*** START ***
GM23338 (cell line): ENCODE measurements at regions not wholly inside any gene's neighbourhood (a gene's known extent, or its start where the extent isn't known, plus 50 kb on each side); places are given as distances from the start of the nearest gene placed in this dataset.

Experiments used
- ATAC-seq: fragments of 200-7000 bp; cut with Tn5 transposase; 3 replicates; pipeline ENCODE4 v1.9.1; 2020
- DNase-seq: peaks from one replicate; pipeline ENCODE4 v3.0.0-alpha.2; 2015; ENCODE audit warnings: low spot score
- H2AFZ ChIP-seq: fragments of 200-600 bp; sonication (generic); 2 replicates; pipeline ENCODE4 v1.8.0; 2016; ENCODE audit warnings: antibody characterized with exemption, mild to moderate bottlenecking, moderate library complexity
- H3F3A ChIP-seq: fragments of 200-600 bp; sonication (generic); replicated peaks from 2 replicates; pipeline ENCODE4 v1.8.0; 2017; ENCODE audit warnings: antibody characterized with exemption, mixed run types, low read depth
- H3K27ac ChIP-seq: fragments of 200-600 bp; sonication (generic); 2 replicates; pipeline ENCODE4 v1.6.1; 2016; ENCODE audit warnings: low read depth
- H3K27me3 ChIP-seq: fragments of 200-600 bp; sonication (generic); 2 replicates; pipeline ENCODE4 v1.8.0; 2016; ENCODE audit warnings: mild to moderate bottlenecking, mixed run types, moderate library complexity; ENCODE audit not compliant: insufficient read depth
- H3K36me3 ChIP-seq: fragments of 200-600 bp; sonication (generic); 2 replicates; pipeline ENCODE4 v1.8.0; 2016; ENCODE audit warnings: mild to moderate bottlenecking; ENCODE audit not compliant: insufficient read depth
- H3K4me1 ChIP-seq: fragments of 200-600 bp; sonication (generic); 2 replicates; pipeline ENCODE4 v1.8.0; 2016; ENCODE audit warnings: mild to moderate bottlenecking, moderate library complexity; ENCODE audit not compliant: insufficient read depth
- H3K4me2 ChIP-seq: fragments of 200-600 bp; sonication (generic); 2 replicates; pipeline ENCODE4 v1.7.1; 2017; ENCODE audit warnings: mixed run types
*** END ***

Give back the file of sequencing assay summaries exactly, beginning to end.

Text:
GM23338 (cell line): ENCODE measurements at regions not wholly inside any gene's neighbourhood (a gene's known extent, or its start where the extent isn't known, plus 50 kb on each side); places are given as distances from the start of the nearest gene placed in this dataset.

Experiments used
- ATAC-seq: fragments of 200-7000 bp; cut with Tn5 transposase; 3 replicates; pipeline ENCODE4 v1.9.1; 2020
- DNase-seq: peaks from one replicate; pipeline ENCODE4 v3.0.0-alpha.2; 2015; ENCODE audit warnings: low spot score
- H2AFZ ChIP-seq: fragments of 200-600 bp; sonication (generic); 2 replicates; pipeline ENCODE4 v1.8.0; 2016; ENCODE audit warnings: antibody characterized with exemption, mild to moderate bottlenecking, moderate library complexity
- H3F3A ChIP-seq: fragments of 200-600 bp; sonication (generic); replicated peaks from 2 replicates; pipeline ENCODE4 v1.8.0; 2017; ENCODE audit warnings: antibody characterized with exemption, mixed run types, low read depth
- H3K27ac ChIP-seq: fragments of 200-600 bp; sonication (generic); 2 replicates; pipeline ENCODE4 v1.6.1; 2016; ENCODE audit warnings: low read depth
- H3K27me3 ChIP-seq: fragments of 200-600 bp; sonication (generic); 2 replicates; pipeline ENCODE4 v1.8.0; 2016; ENCODE audit warnings: mild to moderate bottlenecking, mixed run types, moderate library complexity; ENCODE audit not compliant: insufficient read depth
- H3K36me3 ChIP-seq: fragments of 200-600 bp; sonication (generic); 2 replicates; pipeline ENCODE4 v1.8.0; 2016; ENCODE audit warnings: mild to moderate bottlenecking; ENCODE audit not compliant: insufficient read depth
- H3K4me1 ChIP-seq: fragments of 200-600 bp; sonication (generic); 2 replicates; pipeline ENCODE4 v1.8.0; 2016; ENCODE audit warnings: mild to moderate bottlenecking, moderate library complexity; ENCODE audit not compliant: insufficient read depth
- H3K4me2 ChIP-seq: fragments of 200-600 bp; sonication (generic); 2 replicates; pipeline ENCODE4 v1.7.1; 2017; ENCODE audit warnings: mixed run types